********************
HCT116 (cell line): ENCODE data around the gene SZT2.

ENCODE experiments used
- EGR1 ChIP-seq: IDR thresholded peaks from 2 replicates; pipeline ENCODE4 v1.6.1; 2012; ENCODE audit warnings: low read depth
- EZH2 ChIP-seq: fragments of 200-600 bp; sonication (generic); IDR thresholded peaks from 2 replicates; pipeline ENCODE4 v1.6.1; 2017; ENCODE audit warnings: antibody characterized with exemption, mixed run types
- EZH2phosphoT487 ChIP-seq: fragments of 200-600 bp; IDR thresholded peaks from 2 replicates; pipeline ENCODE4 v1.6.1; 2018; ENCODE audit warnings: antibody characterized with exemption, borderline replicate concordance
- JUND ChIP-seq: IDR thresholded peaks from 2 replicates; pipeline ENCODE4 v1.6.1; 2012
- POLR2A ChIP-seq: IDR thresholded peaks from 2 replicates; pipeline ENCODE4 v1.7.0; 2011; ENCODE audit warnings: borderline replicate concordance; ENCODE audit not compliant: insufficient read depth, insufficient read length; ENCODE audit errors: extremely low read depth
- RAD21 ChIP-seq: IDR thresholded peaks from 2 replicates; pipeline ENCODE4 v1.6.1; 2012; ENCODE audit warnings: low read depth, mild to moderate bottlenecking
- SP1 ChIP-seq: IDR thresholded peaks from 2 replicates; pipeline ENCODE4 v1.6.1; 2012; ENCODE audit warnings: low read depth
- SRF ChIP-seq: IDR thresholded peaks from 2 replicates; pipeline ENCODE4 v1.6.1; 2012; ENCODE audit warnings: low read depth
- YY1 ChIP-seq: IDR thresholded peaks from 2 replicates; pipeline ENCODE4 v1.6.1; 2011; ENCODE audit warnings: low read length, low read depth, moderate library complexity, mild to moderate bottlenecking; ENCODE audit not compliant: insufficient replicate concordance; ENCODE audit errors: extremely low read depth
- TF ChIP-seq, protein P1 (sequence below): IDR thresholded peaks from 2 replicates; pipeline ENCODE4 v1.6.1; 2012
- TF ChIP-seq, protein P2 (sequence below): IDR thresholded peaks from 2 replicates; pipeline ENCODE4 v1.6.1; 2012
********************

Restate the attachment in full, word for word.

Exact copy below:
HCT116 (cell line): ENCODE data around the gene SZT2.

ENCODE experiments used
- EGR1 ChIP-seq: IDR thresholded peaks from 2 replicates; pipeline ENCODE4 v1.6.1; 2012; ENCODE audit warnings: low read depth
- EZH2 ChIP-seq: fragments of 200-600 bp; sonication (generic); IDR thresholded peaks from 2 replicates; pipeline ENCODE4 v1.6.1; 2017; ENCODE audit warnings: antibody characterized with exemption, mixed run types
- EZH2phosphoT487 ChIP-seq: fragments of 200-600 bp; IDR thresholded peaks from 2 replicates; pipeline ENCODE4 v1.6.1; 2018; ENCODE audit warnings: antibody characterized with exemption, borderline replicate concordance
- JUND ChIP-seq: IDR thresholded peaks from 2 replicates; pipeline ENCODE4 v1.6.1; 2012
- POLR2A ChIP-seq: IDR thresholded peaks from 2 replicates; pipeline ENCODE4 v1.7.0; 2011; ENCODE audit warnings: borderline replicate concordance; ENCODE audit not compliant: insufficient read depth, insufficient read length; ENCODE audit errors: extremely low read depth
- RAD21 ChIP-seq: IDR thresholded peaks from 2 replicates; pipeline ENCODE4 v1.6.1; 2012; ENCODE audit warnings: low read depth, mild to moderate bottlenecking
- SP1 ChIP-seq: IDR thresholded peaks from 2 replicates; pipeline ENCODE4 v1.6.1; 2012; ENCODE audit warnings: low read depth
- SRF ChIP-seq: IDR thresholded peaks from 2 replicates; pipeline ENCODE4 v1.6.1; 2012; ENCODE audit warnings: low read depth
- YY1 ChIP-seq: IDR thresholded peaks from 2 replicates; pipeline ENCODE4 v1.6.1; 2011; ENCODE audit warnings: low read length, low read depth, moderate library complexity, mild to moderate bottlenecking; ENCODE audit not compliant: insufficient replicate concordance; ENCODE audit errors: extremely low read depth
- TF ChIP-seq, protein P1 (sequence below): IDR thresholded peaks from 2 replicates; pipeline ENCODE4 v1.6.1; 2012
- TF ChIP-seq, protein P2 (sequence below): IDR thresholded peaks from 2 replicates; pipeline ENCODE4 v1.6.1; 2012